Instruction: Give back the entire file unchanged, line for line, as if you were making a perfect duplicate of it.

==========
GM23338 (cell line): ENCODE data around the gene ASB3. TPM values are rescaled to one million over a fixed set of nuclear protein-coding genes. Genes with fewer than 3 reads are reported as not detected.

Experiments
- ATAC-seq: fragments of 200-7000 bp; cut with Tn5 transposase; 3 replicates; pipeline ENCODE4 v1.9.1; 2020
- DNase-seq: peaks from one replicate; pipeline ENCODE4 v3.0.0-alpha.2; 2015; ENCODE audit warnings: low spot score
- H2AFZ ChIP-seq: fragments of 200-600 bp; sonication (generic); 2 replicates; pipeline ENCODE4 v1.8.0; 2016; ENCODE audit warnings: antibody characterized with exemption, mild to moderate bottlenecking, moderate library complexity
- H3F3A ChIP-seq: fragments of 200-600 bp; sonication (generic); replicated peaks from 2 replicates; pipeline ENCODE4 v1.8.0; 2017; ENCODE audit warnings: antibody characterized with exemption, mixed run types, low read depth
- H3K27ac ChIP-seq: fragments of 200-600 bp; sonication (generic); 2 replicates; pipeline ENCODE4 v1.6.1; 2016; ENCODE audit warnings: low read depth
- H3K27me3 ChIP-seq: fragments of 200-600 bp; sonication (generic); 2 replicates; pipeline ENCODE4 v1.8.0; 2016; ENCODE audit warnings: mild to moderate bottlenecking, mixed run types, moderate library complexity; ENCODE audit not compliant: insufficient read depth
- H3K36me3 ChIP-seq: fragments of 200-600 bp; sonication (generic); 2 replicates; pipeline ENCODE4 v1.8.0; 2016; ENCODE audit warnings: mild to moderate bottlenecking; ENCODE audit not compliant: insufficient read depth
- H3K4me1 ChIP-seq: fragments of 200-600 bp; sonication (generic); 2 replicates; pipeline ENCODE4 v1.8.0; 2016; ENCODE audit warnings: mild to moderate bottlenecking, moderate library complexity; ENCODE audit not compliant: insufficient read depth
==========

GM23338 (cell line): ENCODE data around the gene ASB3. TPM values are rescaled to one million over a fixed set of nuclear protein-coding genes. Genes with fewer than 3 reads are reported as not detected.

Experiments
- ATAC-seq: fragments of 200-7000 bp; cut with Tn5 transposase; 3 replicates; pipeline ENCODE4 v1.9.1; 2020
- DNase-seq: peaks from one replicate; pipeline ENCODE4 v3.0.0-alpha.2; 2015; ENCODE audit warnings: low spot score
- H2AFZ ChIP-seq: fragments of 200-600 bp; sonication (generic); 2 replicates; pipeline ENCODE4 v1.8.0; 2016; ENCODE audit warnings: antibody characterized with exemption, mild to moderate bottlenecking, moderate library complexity
- H3F3A ChIP-seq: fragments of 200-600 bp; sonication (generic); replicated peaks from 2 replicates; pipeline ENCODE4 v1.8.0; 2017; ENCODE audit warnings: antibody characterized with exemption, mixed run types, low read depth
- H3K27ac ChIP-seq: fragments of 200-600 bp; sonication (generic); 2 replicates; pipeline ENCODE4 v1.6.1; 2016; ENCODE audit warnings: low read depth
- H3K27me3 ChIP-seq: fragments of 200-600 bp; sonication (generic); 2 replicates; pipeline ENCODE4 v1.8.0; 2016; ENCODE audit warnings: mild to moderate bottlenecking, mixed run types, moderate library complexity; ENCODE audit not compliant: insufficient read depth
- H3K36me3 ChIP-seq: fragments of 200-600 bp; sonication (generic); 2 replicates; pipeline ENCODE4 v1.8.0; 2016; ENCODE audit warnings: mild to moderate bottlenecking; ENCODE audit not compliant: insufficient read depth
- H3K4me1 ChIP-seq: fragments of 200-600 bp; sonication (generic); 2 replicates; pipeline ENCODE4 v1.8.0; 2016; ENCODE audit warnings: mild to moderate bottlenecking, moderate library complexity; ENCODE audit not compliant: insufficient read depth